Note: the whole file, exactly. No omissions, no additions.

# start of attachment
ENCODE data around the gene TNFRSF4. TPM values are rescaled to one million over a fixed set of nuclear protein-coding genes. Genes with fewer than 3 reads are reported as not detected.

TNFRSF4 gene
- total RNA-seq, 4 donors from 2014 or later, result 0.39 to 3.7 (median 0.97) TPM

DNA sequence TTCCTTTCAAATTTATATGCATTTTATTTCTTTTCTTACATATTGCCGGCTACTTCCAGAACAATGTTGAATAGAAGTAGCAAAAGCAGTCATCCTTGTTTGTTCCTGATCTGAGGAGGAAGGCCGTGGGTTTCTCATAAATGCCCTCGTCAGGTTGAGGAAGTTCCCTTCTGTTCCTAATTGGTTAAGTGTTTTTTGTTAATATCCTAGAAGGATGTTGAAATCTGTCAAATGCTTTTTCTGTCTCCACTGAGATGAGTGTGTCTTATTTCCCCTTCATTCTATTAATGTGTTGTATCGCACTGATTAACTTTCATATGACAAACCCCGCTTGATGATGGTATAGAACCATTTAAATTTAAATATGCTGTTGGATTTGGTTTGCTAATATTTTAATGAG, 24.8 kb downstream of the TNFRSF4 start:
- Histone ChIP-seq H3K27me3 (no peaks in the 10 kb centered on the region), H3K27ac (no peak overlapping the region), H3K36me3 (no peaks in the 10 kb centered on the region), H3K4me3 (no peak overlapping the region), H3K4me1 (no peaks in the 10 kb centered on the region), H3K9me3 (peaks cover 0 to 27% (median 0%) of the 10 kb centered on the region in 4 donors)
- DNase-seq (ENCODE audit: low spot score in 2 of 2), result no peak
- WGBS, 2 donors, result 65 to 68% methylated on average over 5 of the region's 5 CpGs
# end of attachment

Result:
ENCODE data around the gene TNFRSF4. TPM values are rescaled to one million over a fixed set of nuclear protein-coding genes. Genes with fewer than 3 reads are reported as not detected.

TNFRSF4 gene
- total RNA-seq, 4 donors from 2014 or later, result 0.39 to 3.7 (median 0.97) TPM

DNA sequence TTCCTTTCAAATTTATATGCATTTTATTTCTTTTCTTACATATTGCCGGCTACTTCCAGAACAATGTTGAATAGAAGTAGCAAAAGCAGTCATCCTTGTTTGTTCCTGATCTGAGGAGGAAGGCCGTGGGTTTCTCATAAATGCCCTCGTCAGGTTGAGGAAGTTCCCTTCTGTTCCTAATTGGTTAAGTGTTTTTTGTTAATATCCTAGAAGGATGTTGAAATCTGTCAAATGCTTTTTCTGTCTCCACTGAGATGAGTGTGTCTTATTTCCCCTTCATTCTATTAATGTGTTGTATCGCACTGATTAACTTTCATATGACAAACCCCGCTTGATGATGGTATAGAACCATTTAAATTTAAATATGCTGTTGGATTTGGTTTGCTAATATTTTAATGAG, 24.8 kb downstream of the TNFRSF4 start:
- Histone ChIP-seq H3K27me3 (no peaks in the 10 kb centered on the region), H3K27ac (no peak overlapping the region), H3K36me3 (no peaks in the 10 kb centered on the region), H3K4me3 (no peak overlapping the region), H3K4me1 (no peaks in the 10 kb centered on the region), H3K9me3 (peaks cover 0 to 27% (median 0%) of the 10 kb centered on the region in 4 donors)
- DNase-seq (ENCODE audit: low spot score in 2 of 2), result no peak
- WGBS, 2 donors, result 65 to 68% methylated on average over 5 of the region's 5 CpGs